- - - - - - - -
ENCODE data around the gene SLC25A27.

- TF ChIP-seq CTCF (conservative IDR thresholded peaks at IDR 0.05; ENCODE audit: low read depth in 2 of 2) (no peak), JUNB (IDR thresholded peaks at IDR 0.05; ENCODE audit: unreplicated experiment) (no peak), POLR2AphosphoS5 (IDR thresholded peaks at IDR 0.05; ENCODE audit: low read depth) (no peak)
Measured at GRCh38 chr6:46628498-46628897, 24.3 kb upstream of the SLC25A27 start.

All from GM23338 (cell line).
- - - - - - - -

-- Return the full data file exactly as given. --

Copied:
ENCODE data around the gene SLC25A27.

- TF ChIP-seq CTCF (conservative IDR thresholded peaks at IDR 0.05; ENCODE audit: low read depth in 2 of 2) (no peak), JUNB (IDR thresholded peaks at IDR 0.05; ENCODE audit: unreplicated experiment) (no peak), POLR2AphosphoS5 (IDR thresholded peaks at IDR 0.05; ENCODE audit: low read depth) (no peak)
Measured at GRCh38 chr6:46628498-46628897, 24.3 kb upstream of the SLC25A27 start.

All from GM23338 (cell line).